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Vol. 28 No. 3
May-June 2006

Making an imPACt | Recent IUPAC technical reports and recommendations that affect the many fields of pure and applied chemistry.
See also www.iupac.org/publications/pac

How to Access Structure and Dynamics of Solutions: The Capabilities of Computational Methods (Special Topic Article)

Bernd M. Rode and Thomas S. Hofer
Pure and Applied Chemistry
Vol. 78, No. 3, pp. 525–539 (2006)
doi:10.1351/pac200678030525

Every experimental result is only as good as the theoretical model employed for its interpretation. Usually there is a complicated way from the actually measured data to the final results; for example, the determination of a structure: A theoretical model has to be defined, to which the measured data are fitted until the "best possible" agreement is achieved, mostly within a few percent of deviation. Though not too error-prone in the case of highly regular solids, this procedure becomes more difficult with gases (with their high mobility of components) and with liquids (where high mobility is combined with a density similar to solids). Any a priori postulated models can be much too simplified.

One of the ways in which simulations are superior to experiments is that they offer the possibility of easily evaluating any kind of atom–atom pair distribution. In more complex systems (e.g., mixed solvents and solutions simultaneously containing several solute species), this is an enormous advantage over spectroscopic approaches, where only averaged data (e.g., atom-atom distances) can be "seen." The example shown in this figure illustrates the overlay of various atom–atom radial distribution functions for Ca(II) ion in aqueous ammonia [from A. Tongraar, K. Sagarik, B.M. Rode. Phys.Chem. 4, 628 (2002)].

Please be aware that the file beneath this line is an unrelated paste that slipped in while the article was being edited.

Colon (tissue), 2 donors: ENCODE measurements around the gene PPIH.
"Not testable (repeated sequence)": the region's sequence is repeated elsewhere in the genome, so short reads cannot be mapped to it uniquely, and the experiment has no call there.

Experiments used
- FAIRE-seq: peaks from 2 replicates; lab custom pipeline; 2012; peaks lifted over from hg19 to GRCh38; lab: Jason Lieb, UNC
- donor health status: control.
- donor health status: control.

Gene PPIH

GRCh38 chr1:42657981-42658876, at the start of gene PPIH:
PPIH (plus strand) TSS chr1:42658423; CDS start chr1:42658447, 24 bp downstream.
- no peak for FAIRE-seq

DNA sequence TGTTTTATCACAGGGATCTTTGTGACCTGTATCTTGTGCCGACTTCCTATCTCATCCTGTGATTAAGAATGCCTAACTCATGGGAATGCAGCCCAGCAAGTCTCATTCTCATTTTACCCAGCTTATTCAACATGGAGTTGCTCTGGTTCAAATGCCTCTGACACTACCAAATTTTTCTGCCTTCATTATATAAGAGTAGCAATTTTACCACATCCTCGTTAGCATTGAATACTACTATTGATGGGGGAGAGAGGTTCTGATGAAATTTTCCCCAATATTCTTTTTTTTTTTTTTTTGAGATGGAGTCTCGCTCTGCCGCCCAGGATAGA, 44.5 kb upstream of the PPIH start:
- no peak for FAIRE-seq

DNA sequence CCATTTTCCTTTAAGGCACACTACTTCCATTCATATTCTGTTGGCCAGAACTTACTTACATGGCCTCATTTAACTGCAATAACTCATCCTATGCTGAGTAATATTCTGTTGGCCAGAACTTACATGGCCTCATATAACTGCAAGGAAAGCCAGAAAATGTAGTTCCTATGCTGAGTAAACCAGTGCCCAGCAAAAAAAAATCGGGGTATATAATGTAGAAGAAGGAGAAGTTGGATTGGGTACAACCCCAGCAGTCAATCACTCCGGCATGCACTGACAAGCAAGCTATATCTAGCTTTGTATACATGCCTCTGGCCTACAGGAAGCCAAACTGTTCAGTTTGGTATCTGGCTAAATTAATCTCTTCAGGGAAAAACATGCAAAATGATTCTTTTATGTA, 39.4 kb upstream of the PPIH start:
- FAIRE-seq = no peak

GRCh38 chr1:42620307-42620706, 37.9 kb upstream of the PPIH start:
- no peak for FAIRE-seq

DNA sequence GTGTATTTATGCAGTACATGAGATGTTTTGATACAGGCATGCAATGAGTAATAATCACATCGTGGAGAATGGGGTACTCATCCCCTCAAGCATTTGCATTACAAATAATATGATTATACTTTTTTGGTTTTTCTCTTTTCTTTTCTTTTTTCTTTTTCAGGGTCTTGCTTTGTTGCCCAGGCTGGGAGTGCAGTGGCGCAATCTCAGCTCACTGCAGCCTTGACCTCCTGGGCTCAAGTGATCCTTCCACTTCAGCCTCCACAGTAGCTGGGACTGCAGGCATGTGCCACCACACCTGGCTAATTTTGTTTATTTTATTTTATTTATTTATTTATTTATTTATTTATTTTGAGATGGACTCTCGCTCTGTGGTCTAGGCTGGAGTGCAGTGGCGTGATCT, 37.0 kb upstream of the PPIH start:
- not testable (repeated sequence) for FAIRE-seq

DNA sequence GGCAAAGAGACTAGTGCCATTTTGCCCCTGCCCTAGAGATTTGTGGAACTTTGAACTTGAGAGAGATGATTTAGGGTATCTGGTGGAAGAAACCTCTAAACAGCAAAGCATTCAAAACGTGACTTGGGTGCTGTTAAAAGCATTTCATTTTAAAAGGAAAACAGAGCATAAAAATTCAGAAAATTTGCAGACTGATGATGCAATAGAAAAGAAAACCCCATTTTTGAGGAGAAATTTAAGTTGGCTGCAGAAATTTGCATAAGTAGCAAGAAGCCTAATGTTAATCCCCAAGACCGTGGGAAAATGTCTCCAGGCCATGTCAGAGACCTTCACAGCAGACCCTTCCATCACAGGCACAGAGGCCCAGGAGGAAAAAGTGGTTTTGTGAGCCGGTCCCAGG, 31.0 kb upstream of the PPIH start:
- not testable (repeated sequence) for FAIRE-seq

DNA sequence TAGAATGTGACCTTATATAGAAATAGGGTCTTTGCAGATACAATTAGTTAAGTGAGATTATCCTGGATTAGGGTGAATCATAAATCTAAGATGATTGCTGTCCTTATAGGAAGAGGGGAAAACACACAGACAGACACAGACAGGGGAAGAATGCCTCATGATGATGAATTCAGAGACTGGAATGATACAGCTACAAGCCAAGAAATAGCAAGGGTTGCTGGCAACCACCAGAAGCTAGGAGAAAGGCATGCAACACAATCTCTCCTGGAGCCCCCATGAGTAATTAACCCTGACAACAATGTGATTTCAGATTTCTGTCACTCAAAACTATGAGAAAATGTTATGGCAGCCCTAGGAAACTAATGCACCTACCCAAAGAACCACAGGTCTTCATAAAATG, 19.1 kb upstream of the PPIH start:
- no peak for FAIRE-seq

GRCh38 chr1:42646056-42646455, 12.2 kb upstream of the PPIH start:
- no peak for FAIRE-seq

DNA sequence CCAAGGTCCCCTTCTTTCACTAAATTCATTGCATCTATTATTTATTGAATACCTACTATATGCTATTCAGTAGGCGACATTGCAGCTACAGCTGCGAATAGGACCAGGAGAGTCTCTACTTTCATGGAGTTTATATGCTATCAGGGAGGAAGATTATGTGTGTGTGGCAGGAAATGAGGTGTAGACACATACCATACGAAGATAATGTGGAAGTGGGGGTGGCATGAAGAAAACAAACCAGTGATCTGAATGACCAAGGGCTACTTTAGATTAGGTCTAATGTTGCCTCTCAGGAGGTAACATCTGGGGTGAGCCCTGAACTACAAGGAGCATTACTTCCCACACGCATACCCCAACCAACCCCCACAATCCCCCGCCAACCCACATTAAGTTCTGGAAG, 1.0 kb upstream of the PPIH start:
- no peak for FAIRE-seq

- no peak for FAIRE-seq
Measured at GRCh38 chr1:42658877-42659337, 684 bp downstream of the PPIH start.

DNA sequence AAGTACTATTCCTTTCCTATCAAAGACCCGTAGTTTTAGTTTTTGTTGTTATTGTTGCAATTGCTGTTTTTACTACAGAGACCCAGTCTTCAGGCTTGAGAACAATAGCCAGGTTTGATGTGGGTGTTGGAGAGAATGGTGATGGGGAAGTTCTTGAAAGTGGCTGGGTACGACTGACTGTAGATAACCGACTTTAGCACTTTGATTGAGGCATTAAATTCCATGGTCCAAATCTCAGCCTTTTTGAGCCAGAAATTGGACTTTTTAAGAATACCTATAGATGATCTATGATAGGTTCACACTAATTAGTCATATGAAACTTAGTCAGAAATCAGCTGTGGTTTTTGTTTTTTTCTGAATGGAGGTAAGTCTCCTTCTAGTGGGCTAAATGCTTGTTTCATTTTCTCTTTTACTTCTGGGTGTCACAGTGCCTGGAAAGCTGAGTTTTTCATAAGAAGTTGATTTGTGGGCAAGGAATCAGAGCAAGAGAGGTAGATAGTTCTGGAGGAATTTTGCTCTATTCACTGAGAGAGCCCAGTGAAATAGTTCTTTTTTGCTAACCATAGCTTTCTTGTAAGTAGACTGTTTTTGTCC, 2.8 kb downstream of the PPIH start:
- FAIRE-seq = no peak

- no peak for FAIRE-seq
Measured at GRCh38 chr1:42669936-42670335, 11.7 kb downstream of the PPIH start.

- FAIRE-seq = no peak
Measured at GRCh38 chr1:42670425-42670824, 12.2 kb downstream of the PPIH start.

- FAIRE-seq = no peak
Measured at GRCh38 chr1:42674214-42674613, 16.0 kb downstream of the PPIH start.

The quality of theoretical models plays a pivotal role in the determination of structural parameters, and even more, when other physicochemical phenomena such as reaction dynamics and mechanisms (where all interpretation of measurements depends on a correct structural model plus corresponding mechanistic models) are evaluated.

In this article, the progress of computational chemistry in the treatment of liquid systems is outlined. Emphasis is on the combination of the statistical methods—Monte Carlo and molecular dynamics—with quantum mechanics as the main foundation of this progress. The difficulties of experimental studies of liquid systems without having obtained sophisticated theoretical models describing the structural entities and the dynamical behavior of these liquids demonstrate that chemistry research is in a transition phase, where theory and high-performance computing have not only become a valuable supplement but an essential and almost indispensable component to secure a correct interpretation of measured data.



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